Here we see another great aspect of the Good News: the grace of God is greater than our sin! Even though the power of sin, the hold it can place on our lives, the damaging effects both physically and spiritually, as well as the eternal consequences of those effects, the grace of God that is offered to us through Christ is far greater. Paul makes it clear that the reason for the law to be given was not to keep us from sinning, but to make us realize how sinful we really are and the results of that sin on our lives. However, Paul’s main point is that where sin increased the grace of God increased even more. The law made us realize that we are totally dependent upon the grace of God and that grace cause us to trust in Christ to save us. As Paul wrote to the Ephesians, “God saved you by his grace when you believed. And you can’t take credit for this; it is a gift from God” (Eph. 2:8, NLT). Embrace the grace of God for that is the Good News! Wishing you and your a joyous Resurrection Sunday!

In Christ,

Pastor Mark

Just In Time

Greetings In the Name of the Lord:

Romans 5:6-8 (NLT)
6 When we were utterly helpless, Christ came at just the right time and died for us sinners. 7 Now, most people would not be willing to die for an upright person, though someone might perhaps be willing to die for a person who is especially good.
8 But God showed his great love for us by sending Christ to die for us while we were still sinners.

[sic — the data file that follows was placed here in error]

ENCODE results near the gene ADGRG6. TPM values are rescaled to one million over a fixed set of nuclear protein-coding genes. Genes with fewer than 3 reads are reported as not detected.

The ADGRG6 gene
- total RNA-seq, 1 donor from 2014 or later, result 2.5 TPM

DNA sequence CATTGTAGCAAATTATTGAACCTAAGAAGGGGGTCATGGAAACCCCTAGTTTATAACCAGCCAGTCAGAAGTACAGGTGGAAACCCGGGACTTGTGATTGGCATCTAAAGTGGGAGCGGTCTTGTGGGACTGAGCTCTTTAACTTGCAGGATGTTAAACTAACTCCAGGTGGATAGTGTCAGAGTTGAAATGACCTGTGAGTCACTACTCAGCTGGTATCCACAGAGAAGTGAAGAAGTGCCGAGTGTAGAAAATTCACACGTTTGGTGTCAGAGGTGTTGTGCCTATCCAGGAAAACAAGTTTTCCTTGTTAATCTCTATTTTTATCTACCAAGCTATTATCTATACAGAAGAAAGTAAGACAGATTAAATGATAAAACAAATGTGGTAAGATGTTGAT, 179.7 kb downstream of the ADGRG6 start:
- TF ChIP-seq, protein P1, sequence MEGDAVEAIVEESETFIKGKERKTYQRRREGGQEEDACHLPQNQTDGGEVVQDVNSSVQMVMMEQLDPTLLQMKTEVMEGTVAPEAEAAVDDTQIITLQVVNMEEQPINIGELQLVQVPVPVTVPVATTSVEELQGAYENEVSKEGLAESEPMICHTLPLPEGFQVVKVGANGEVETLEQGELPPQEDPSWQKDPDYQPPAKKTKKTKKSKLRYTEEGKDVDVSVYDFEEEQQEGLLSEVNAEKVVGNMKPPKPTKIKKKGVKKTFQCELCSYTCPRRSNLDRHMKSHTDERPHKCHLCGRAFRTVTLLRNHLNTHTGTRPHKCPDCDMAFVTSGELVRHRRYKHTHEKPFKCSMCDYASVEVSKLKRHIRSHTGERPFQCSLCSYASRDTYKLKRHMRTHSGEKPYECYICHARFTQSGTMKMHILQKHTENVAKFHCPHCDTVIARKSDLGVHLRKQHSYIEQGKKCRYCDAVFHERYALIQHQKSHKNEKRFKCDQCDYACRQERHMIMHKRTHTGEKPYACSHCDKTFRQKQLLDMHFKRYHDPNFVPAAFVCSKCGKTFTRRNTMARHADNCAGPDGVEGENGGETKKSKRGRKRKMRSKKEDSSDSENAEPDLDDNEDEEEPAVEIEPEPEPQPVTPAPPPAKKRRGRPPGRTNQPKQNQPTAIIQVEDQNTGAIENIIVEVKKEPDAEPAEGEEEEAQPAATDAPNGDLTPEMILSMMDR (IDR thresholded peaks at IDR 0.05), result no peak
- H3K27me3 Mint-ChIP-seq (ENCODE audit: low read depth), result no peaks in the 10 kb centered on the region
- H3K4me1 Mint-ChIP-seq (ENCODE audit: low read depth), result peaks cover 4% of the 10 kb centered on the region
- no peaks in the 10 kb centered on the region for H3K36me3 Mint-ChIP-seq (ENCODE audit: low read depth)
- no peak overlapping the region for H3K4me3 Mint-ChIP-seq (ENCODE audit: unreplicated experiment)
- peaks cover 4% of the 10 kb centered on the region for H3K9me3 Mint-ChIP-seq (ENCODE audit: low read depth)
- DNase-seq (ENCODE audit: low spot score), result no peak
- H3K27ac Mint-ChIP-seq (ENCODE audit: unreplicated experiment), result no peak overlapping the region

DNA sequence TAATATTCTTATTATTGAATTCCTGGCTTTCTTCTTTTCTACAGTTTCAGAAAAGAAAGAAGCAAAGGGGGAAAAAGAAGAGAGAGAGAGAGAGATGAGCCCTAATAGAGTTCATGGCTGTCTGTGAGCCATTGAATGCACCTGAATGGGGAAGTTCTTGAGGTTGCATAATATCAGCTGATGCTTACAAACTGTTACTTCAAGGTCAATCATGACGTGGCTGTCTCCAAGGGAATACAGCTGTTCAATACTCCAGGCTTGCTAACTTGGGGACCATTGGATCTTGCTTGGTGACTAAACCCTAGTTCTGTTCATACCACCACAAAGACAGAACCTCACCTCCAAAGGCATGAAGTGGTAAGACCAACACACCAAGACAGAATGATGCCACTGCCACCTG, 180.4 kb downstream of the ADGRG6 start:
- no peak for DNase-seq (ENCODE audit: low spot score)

This scripture has always been one of great significance to me. The phrase that has always stuck out to me is “at just the right time.” The significance for me is that I am convinced that if Christ has not come into my life when He did it is highly likely that I would not be here at all. My life was bent on self-destruction during this very chaotic period of time. In my mind, Jesus knew that for me it was now or never. However, what does Paul mean when he said at just the right time.” For me the key lies in two important words: one that precedes this phrase and the other that follows it. The first of these words is the word “helpless.” The word that is being translated means, “to be in a state of incapacity or weakness” (Louw and Nidda, Greek-English Lexicon of the New Testament: Based on Symantic Domains). The second word is the word translated “sinners,” which means, “living without regard for religious belief or practice.” What Paul is trying to say is that we were living without regard for God or His commandments and that we were totally incapable of doing anything to change that fact. At the time that we were at our weakest and in a state of total dependence on His help is when He came and died for us. The Bible tells us that without Him we are nothing, and I believe, that without Him I would be nothing. Is it the right time for you?